|Pastors planning burial for smuggling victims|
Guardian Senior Reporter
Published: Jun 21, 2012
Eleven Haitians who drowned in Abaco waters last week will be buried following a service organized by a group of pastors, the Haitian Embassy and a funeral home.
Family members have positively identified only four victims, according to Haitian Ambassador Antonio Rodrigue.
Father Alain Laverne, lead spokesmen for the clergymen, said it is the moral obligation of the Haitian-Bahamian community to ensure that all the victims receive a proper burial.
“We in the Haitian community, along with the ambassador...have come together to make sure that those people, those victims have a decent funeral,” Laverne said at a press conference at Rock of Ages Funeral Home yesterday.
No date has been set for the service yet, but the pastors hope to have the funeral by next week Saturday.
Laverne said the tragedy has troubled the Haitian-Bahamian community.
Authorities said at least 11 people, including five children, died when the vessel ‘Cozy Time’ went down in waters off Crown Haven, North Abaco, on June 10.
There are seven known survivors. Twenty-eight people were said to be onboard the boat.
Police suspect the group was part of an illegal human smuggling operation that originated in Abaco.
“We are very devastated,” said Laverne, flanked by several pastors and a representative from the Haitian Embassy in Nassau.
“We are one body. If one member suffers we are [all] suffering. It’s hard to see our brothers and sisters perishing in such a tragic accident.”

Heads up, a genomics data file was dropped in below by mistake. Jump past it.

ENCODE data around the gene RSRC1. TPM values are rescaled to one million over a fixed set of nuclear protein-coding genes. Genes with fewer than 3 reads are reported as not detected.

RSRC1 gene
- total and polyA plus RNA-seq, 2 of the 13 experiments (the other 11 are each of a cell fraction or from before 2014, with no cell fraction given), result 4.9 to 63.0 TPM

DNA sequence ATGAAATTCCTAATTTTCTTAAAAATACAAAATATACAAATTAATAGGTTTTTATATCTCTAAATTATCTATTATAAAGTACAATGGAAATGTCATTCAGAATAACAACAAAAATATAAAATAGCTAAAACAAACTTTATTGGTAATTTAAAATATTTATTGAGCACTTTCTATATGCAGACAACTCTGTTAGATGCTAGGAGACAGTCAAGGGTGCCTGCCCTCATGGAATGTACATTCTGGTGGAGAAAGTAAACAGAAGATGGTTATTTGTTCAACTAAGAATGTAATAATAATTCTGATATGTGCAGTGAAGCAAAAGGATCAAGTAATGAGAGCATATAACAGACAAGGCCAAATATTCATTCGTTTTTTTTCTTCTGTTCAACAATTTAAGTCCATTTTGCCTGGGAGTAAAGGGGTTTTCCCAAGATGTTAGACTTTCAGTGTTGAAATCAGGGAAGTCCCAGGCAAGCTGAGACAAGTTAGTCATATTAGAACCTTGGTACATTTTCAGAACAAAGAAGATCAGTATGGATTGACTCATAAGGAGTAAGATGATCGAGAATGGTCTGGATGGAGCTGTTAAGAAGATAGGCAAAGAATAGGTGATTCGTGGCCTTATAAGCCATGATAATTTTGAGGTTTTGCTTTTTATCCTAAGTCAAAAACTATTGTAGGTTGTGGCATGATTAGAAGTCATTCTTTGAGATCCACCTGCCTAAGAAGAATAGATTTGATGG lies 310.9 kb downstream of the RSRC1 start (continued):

He said while the victims reportedly paid money for illegal transport to the United States they were exploited by people who make a living off human smuggling.
“We’re hoping one day it (smuggling) would stop,” Laverne said. “Even though those people wanted to escape and paid their money, we have people in The Bahamas and the world whose job is smuggling people illegally.
“Government needs to step in and stop that because it is not fair. When we look at the children, they were in school and to see them now in the morgue is really hard.”
Laverne feared that survivors and families of the other dead passengers have not come forward because they do not want to be arrested.
“The investigation is still on and there are a lot of people who do not want to come out because they were arresting people, especially in Abaco,” said Laverne, pastor of Our Lady’s Catholic Church.
Police identified Haitian national Chancelaire Baptiste, 52, as the alleged captain of the boat. He is said to be a resident of Treasure Cay, Abaco, and is being sought by police for questioning.